Let’s look at the curve prior to the August 2011 European sovereign debt crisis market crash (See below).B.jpg

Well, looking at the curves above, the yield curve now is definitely much flatter than in July 2011 (prior to the crash).

Let’s take a look further back then, prior to the Global Financial Crisis from 9 October 2007 to 9 March 2009.


Well, it is steeper than the curve in September 2007 (prior to the crash). However, the yield curve then was really very flat….

Base on the CNN Money Fear & Greed Index (click here), there seems to more greed than fear now.


Well… I really sucks at market timing. As each month, year goes by, we are getting closer to a market crash. Crashes are inevitable (we may be in one now for all I know). Hate it, love it… it can and will happen. Perhaps, in the next crash, I might pick up a better dividend yielding stock (and that doesn’t mean a high yielding one…one with strong fundamentals, good business narrative and consistent growing dividends).

I always find selling stocks harder than buying stocks… In the long term, I see myself as a collector of stocks (rather than a trader). Having said that I think current levels will get lower and price will be more attractive. So am not really thinking of buying in recent times.

On another thought, if market do crash.. what would I think of some of the stocks in my portfolio?

Just some thoughts (just skimping the surface):

  1. Colex – The refuse collection market will more or less remain stable. People still need refuse collection.
  2. ISOTeam – People still need their flats and estates maintained…
  3. Nirvana Asia – Roughly the same number of people will still be passing away (well, maybe more will pass away during a extremely bad market.. just joking “P ). Don’t foresee an epidemic.
  4. SMRT – Taxi sector might be affected. However, train and bus services won’t be affected much (provided the train break downs don’t become more frequent).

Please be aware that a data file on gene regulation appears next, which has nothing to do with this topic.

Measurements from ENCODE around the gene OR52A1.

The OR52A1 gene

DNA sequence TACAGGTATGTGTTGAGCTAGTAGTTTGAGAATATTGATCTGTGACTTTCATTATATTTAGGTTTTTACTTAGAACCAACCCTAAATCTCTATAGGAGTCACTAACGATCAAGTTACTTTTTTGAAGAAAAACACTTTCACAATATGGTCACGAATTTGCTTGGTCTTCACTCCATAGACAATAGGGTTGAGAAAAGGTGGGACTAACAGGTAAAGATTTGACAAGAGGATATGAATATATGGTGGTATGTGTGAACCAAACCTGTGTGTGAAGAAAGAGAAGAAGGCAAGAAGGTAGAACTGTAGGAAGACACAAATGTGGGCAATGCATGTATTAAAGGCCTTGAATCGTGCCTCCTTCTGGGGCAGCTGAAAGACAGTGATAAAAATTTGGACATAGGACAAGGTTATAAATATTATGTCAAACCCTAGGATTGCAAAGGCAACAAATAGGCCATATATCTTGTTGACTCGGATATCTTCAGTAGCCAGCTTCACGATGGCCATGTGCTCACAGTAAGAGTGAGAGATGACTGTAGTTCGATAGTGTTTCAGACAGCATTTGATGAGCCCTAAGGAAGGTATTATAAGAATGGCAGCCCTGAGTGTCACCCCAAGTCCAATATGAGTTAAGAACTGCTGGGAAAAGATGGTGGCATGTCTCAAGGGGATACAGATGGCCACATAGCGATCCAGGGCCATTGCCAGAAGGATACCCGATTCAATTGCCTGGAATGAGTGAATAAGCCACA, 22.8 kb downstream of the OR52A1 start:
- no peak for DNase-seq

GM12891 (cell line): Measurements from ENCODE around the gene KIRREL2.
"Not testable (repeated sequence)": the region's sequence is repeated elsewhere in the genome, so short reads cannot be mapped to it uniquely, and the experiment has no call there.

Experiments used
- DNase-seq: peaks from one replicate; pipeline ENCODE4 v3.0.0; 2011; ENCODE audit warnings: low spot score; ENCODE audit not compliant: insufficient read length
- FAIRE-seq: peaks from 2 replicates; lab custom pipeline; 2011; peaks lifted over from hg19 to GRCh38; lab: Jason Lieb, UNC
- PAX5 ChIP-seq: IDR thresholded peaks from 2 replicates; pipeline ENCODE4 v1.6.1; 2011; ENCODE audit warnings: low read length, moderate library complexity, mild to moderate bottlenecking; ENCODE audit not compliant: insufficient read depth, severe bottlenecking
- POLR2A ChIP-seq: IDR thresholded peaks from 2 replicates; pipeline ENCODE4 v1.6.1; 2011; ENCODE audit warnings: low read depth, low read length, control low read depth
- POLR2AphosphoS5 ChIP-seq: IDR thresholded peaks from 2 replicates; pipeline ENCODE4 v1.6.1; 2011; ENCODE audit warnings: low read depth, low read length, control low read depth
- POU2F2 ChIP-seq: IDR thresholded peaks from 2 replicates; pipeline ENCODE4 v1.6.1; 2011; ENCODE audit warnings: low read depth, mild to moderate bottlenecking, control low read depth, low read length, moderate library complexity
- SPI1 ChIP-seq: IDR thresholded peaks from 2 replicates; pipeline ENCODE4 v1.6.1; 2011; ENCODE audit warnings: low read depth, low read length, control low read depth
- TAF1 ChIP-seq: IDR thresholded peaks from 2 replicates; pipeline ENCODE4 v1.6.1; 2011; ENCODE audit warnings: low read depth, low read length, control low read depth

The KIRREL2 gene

5. Riverstone – Possible oversupply in the glove industry. But the healthcare industry tend to be more resilient.
  6. Super Group – People will still drink instant coffee (even in bad markets).. probably will see lower earnings (which may be more due to Forex risks).
  7. Vicom – Setsco might be further affected. Vehicle inspection division should not be adversely affected (slowdown effect might not be immediately felt).
  8. Sarine Tech – more susceptible to economy. Recovery would be affected. Balance sheet wise, should be strong enough to last till the end of the crash.


Simple plan moving forward: Invest less in P2P loans / Invoice Financing. Leave some for overseas holiday trip with family. Put rest of money aside (although little but still some) as war-chest….Boring. Kind of like watching the wall paint dry or water slowly dripping from a tap.

Well, I started the post with a quote from Peter Lynch. Shall end this post with another of his quote.

“Nobody can predict interest rates, the future direction of the economy, or the stock market.  Dismiss all such forecasts and concentrate on what’s actually happening to the companies in which you’ve invested.” Peter Lynch


Hmm… feels like Summer melancholy (with the weather so hot here :p… well, ironically there is no summer here in Singapore, and it is not even June yet). Shall leave you with this song.



About apenquotes

Born in 1976. Married with 2 kids (a boy and a girl). A typical Singaporean living in a 4 room HDB flat. Check out my Facebook Page:
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2 Responses to The month of May and US treasury yield curve

  1. Pingback: The month of May and US treasury yield curve (2018 Version) | A Pen Quotes